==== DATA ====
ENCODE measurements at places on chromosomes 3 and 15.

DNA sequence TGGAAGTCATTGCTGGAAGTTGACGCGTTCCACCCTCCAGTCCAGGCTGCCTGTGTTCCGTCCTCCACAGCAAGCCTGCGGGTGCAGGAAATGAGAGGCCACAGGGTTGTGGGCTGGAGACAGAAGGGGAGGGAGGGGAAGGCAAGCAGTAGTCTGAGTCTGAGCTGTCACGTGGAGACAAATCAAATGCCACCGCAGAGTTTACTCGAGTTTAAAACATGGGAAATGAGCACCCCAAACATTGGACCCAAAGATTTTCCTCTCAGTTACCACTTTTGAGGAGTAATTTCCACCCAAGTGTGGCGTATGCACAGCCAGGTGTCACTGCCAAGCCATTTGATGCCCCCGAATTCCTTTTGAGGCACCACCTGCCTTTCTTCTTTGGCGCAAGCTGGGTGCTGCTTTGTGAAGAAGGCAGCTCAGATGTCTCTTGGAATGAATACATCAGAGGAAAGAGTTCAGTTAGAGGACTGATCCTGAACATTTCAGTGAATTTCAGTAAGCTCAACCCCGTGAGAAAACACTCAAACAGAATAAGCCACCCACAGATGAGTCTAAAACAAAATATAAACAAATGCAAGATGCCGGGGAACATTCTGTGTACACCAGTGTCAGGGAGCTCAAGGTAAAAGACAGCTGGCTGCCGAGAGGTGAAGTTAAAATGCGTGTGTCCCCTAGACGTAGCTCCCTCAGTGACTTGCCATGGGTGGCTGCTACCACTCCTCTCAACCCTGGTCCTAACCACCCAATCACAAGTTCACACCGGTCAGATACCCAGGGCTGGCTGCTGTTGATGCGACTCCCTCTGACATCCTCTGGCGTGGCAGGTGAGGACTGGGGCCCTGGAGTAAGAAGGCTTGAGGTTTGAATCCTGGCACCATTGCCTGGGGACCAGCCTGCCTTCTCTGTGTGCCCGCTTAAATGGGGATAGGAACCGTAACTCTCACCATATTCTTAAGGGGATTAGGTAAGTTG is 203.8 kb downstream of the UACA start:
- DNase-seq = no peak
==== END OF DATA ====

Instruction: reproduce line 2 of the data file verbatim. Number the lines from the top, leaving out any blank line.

DNA sequence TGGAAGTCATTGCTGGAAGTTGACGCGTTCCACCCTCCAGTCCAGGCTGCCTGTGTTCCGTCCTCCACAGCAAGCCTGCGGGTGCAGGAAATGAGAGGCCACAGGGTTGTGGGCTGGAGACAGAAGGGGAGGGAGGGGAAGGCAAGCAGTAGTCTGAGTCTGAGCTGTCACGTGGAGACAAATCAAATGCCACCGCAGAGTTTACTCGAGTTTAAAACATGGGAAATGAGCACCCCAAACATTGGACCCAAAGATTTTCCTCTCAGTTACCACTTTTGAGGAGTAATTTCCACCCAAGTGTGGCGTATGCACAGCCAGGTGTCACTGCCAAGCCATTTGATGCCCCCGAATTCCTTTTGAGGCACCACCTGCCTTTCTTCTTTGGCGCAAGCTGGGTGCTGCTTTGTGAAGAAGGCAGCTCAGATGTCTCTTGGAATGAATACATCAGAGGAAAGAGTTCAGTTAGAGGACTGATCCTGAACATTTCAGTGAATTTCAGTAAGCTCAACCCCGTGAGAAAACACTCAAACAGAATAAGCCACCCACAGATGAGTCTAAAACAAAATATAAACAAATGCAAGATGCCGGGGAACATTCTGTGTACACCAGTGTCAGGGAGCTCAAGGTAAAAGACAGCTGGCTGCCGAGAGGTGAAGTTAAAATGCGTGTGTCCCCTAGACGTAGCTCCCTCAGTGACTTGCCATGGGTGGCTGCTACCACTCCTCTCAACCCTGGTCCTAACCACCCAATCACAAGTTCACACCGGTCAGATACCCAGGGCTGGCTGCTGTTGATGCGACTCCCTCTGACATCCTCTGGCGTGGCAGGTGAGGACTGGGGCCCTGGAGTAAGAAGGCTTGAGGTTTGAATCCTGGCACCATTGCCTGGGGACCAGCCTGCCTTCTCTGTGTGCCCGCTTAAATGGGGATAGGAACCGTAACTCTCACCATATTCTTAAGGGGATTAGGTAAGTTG is 203.8 kb downstream of the UACA start: